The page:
By the Numbers - Women in Technology - 57% of professional occupations in the 2019 U.S. workforce held by women. 26% of professional computing occupations held by women. 18% of CIO positions in top 1000 companies held by women.

Women in Technology

Celebrating Women in Technology Throughout September

Grace Hopper helped create the first compiler for computer language, she was also the first female recipient of the National Medal of Technology in 1991, and she was the first woman to receive a doctorate degree in Mathematics. Grace Hopper has paved the way for women in technology, and she opened doors to opportunities for women to enact change in computing field.

In honor of the Annual Grace Hooper Celebration and September Women in Technology Month the School of Computing will be running its FIRST SoC Women in Technology Month. We will share stories and highlight accomplishments of our School of Computing Women in Technology. Join us daily on Social Media and our Website throughout the Month of September to hear from women of the School of Computing past, present, and future!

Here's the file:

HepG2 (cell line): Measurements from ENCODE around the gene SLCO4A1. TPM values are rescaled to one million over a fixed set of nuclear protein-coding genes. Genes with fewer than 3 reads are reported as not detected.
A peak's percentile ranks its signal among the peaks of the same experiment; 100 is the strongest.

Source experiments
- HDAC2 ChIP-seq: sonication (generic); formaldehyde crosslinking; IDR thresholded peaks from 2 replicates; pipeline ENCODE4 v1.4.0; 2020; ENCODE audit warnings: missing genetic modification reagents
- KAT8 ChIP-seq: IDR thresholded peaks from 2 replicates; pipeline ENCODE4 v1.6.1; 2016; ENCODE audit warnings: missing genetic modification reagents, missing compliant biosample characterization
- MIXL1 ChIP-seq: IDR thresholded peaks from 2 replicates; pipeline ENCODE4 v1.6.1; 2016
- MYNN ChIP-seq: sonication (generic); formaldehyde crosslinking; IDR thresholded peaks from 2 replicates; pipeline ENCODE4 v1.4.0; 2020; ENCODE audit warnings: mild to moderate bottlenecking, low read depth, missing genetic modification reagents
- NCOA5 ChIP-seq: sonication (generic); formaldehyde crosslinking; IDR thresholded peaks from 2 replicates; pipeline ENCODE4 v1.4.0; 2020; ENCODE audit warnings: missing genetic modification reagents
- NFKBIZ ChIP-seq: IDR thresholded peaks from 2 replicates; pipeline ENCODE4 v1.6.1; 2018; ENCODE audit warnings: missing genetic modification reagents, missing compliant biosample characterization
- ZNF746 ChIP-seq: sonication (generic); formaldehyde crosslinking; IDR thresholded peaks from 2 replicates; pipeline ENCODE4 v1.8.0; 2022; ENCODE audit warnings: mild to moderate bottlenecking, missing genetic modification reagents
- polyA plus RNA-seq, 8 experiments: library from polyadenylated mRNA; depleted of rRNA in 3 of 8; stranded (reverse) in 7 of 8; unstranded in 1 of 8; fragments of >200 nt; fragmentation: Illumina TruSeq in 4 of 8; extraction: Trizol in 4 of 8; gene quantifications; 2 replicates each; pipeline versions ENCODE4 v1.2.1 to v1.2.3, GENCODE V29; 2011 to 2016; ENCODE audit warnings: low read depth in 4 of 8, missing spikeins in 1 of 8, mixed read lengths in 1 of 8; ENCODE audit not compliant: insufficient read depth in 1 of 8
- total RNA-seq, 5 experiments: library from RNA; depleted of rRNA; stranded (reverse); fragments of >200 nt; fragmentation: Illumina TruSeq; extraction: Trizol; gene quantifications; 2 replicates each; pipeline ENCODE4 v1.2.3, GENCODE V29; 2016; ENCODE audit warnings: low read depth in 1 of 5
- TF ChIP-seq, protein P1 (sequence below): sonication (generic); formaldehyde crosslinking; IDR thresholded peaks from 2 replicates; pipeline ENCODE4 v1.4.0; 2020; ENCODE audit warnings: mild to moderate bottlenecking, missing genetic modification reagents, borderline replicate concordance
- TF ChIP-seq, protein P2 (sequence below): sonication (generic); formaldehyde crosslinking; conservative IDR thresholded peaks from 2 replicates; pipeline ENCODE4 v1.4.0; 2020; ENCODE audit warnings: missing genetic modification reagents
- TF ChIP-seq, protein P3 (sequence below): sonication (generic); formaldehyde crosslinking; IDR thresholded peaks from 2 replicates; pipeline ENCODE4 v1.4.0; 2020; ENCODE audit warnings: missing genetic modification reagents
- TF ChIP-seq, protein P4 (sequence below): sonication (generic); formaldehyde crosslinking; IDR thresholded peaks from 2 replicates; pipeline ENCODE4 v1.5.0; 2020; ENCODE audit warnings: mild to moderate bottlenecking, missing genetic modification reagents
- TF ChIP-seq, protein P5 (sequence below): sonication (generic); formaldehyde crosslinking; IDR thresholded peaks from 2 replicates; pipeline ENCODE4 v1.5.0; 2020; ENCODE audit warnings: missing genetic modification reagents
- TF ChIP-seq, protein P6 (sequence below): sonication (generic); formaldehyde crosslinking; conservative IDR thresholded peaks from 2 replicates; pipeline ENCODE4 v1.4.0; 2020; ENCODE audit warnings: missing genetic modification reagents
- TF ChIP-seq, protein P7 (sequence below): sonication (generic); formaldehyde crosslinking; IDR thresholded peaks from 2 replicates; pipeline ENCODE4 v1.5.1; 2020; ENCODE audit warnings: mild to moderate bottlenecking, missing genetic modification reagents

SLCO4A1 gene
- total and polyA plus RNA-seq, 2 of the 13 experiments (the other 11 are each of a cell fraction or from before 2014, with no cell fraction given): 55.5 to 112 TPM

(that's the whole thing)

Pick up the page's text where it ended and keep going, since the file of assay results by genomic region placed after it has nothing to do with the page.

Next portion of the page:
What % of Computer Science bachelor's degree recipients were women in 1985?

What % of Computer Science bachelor's degree recipients were women in 1985?

What % of Computer Science bachelor's degree recipients were women in 2018?

What % of Computer Science bachelor's degree recipients were women in 2018?

Women earn _% of all undergraduate degrees.

Women earn _% of all undergraduate degrees.

Aspiring Women in Technology Scholarship

The Aspiring Women in Technology Scholarship was created in November 2018 with an initial contribution from the National Center for Women and Information Technology (NCWIT).  The annual scholarship benefits students who are underrepresented in the computing discipline and promotes diversity in the student population.

Celebrate Women in Technology month by making a tax-deductible gift today!  Gifts in any amount will be matched dollar for dollar through USA’s Mitchell-Moulton Scholarship Initiative, doubling your impact on School of Computing students.